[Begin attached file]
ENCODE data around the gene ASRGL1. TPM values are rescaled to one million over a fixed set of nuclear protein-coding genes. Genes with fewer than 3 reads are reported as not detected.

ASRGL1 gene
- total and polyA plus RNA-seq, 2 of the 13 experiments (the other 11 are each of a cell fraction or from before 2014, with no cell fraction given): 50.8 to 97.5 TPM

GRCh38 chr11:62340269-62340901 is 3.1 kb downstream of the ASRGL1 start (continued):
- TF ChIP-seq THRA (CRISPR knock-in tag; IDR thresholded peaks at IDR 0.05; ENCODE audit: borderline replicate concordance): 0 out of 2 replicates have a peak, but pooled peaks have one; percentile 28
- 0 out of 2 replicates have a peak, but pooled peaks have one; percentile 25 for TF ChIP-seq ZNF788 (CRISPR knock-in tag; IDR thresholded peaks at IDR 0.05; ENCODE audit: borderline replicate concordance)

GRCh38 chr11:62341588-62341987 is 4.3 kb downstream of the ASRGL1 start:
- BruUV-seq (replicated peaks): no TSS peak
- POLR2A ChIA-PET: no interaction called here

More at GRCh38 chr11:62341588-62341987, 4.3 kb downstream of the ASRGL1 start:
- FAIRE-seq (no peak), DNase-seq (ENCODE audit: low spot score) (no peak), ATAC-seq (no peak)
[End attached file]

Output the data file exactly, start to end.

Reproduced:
ENCODE data around the gene ASRGL1. TPM values are rescaled to one million over a fixed set of nuclear protein-coding genes. Genes with fewer than 3 reads are reported as not detected.

ASRGL1 gene
- total and polyA plus RNA-seq, 2 of the 13 experiments (the other 11 are each of a cell fraction or from before 2014, with no cell fraction given): 50.8 to 97.5 TPM

GRCh38 chr11:62340269-62340901 is 3.1 kb downstream of the ASRGL1 start (continued):
- TF ChIP-seq THRA (CRISPR knock-in tag; IDR thresholded peaks at IDR 0.05; ENCODE audit: borderline replicate concordance): 0 out of 2 replicates have a peak, but pooled peaks have one; percentile 28
- 0 out of 2 replicates have a peak, but pooled peaks have one; percentile 25 for TF ChIP-seq ZNF788 (CRISPR knock-in tag; IDR thresholded peaks at IDR 0.05; ENCODE audit: borderline replicate concordance)

GRCh38 chr11:62341588-62341987 is 4.3 kb downstream of the ASRGL1 start:
- BruUV-seq (replicated peaks): no TSS peak
- POLR2A ChIA-PET: no interaction called here

More at GRCh38 chr11:62341588-62341987, 4.3 kb downstream of the ASRGL1 start:
- FAIRE-seq (no peak), DNase-seq (ENCODE audit: low spot score) (no peak), ATAC-seq (no peak)